Farming the Floodplain: Trade-offs and Opportunities

Flood damage on a Massachusetts farm following Hurricane Irene, August 2011. Image by John Appleton.

Climate change will alter rainfall patterns in New England in the coming decades.

Storms will likely become more intense, increasing the frequency of flooding. This leaves many agricultural lands, especially those in floodplains, at risk. Farms in New England tend to be concentrated in river valleys because the soils are fertile and easily cultivated. Thus, many farms in this area are vulnerable to floods. Storms such as nor’easters and hurricanes are of particular concern because they can have very high rates of precipitation. For example, in 2011, Tropical Storm Irene hit the East Coast of the United States. Intense rains caused rivers in western Massachusetts to reach record high levels. An estimated 15,400 acres of farmland in western Massachusetts and Vermont were damaged during the storm. The economic impact of this storm on agriculture was about $20 million USD. Flooding on farmlands can cause many types of damage. They may include crop loss, contamination, soil erosion, equipment loss, debris deposition, and the spread of invasive species. In New England, farms are important to the regional economy and food supply. Luckily, farmers have a number of solutions available on-line for reducing the impact of increasing flood risk due to climate change.

Research brief Classroom materials

Flood management tradeoffs

Floodplain management strategies in agricultural areas can take many forms. Practices to reduce risks affect the local river ecosystem but can also impact environments downstream. For example, farmers can protect their land from floods by planting trees, changing their crops types, or restoring riparian vegetation. Such measures can help lessen flooding impacts on farmlands as well as downstream areas. Other strategies such as dredging or straightening the river, stabilizing the streambank, constructing a levee, or enhancing drainage may help only the very localized area. Yet these practices may actually increase the intensity of water flow. This can exacerbate flooding downstream and degrade river ecosystems.

Interviews with floodplain stakeholders

In 2014, we interviewed 36 residents and farmers in the Deerfield River watershed in western Massachusetts. This area has experienced significant flooding in recent years. Some residents proposed that all the land bordering rivers should be restored to natural forests. The forests would increase water infiltration, protect banks form erosion and reduce flooding. This practice, however, could also have negative impacts on farmers and the local economy. Effective stream governance strategies often require that all stakeholder groups have their goals and concerns addressed. Any river governance system should identify who has the authority to manage river and stream corridors. This person or group sets rules that determine the flood risk for farmers and downstream communities. The potential impacts of each management strategy should be weighed and analyzed for specific floodplain areas. This allows managers to make informed decisions while balancing the needs of a diverse set of stakeholders.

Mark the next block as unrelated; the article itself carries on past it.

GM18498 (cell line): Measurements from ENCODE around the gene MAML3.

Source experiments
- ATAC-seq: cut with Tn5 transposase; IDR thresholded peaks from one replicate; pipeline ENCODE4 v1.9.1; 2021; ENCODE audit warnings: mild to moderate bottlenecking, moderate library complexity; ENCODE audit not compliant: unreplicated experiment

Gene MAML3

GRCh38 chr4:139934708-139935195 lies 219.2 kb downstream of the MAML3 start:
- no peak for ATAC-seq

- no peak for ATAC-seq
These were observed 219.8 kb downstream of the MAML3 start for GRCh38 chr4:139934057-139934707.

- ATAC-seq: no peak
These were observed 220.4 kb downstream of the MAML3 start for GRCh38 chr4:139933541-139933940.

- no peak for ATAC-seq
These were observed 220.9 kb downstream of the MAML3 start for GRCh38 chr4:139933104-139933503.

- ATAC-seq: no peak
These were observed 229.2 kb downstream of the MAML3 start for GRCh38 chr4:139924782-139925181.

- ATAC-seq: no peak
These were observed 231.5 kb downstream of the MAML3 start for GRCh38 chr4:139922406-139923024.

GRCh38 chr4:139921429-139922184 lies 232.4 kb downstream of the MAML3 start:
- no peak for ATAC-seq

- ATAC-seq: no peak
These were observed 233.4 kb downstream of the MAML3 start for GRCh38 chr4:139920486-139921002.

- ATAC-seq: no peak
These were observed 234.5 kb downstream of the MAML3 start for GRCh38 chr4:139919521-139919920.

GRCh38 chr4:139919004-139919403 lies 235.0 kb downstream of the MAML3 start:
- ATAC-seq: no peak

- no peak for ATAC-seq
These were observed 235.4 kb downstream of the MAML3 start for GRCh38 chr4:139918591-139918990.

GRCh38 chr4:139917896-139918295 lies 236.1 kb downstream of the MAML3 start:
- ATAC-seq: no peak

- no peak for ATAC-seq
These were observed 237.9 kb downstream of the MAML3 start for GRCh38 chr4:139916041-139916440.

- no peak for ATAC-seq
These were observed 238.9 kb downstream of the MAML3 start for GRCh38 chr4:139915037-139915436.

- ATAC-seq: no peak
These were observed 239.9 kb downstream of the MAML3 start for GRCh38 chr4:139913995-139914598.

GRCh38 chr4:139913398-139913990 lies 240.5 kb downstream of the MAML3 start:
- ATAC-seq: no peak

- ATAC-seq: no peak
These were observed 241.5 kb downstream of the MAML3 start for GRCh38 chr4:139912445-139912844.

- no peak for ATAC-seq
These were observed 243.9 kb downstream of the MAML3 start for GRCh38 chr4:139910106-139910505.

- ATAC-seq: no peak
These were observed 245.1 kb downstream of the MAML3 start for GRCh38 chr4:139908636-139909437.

Teaching tradeoffs and floodplain resilience

As the climate changes, farmers and community stakeholders in New England will need to adapt to changing rainfall patterns. We created a curriculum to facilitate learning and discussion of this issue. The content is based on interviews we did with floodplain stakeholders. Lessons look at strategies that can help protect farms, downstream communities, and river ecosystems from floods (Table 1). This teaching tool was designed for use by educators. Teaching guides and a slide show support the interactive lessons and role-playing scenarios. The focus is on socio-environmental tradeoffs. Participants need to consider complex social, economic, political, and environmental aspects to address the issue. The goal is to balance ecosystem conservation, agricultural production, and community needs.

To date, the curriculum has been used in several group settings. Materials helped guide roundtable discussions between farmers and RiverSmart. RiverSmart is a research group that has studied resilience to river flooding, farming vulnerability, and adaptation strategies. The curriculum was also used to help students learn about and develop sustainable river governance practices in an era of climate change. The curriculum materials are copyrighted under a Creative Commons license (CC BY-NC-SA) and are free for anyone to use. These resources were developed through the 2016 Case Studies for Teaching Short Course. We thank the National Socio-Environmental Synthesis Center (SESYNC) for their support of the program.

Table 1. Potential climate change adaptation practices and their trade-offs
Practice Objective Trade-off
Bank Stabilization/dredging Protect land from erosion; protect infrastructure Increases flood impacts downstream; degrades river ecosystems
Land use change/riparian restoration Slow flood waters; prevent erosion Expensive for farmers and may reduce farm area
Flood Insurance Protect livelihood from loss Expensive for farmers
Levee/block flood waters Protect croplands from flood impacts Increases flood impacts downstream
Drainage infrastructure Reduce flooding Increases flood impacts downstream; degrades river ecosystem
Flood debris removal Preserve or boost cropland productivity; protect farmer’s health and safety Expensive for farmers
Regrading fields Restore cropland productivity after deposition Expensive for farmers
Research brief based on work by Warner, B. P., Schattman, R. E., & Hatch, C. (2017). Farming the floodplain: Ecological and agricultural tradeoffs and opportunities in river and stream governance in New England’s changing climate. In Case Studies in the Environment. DOI: 10.1525/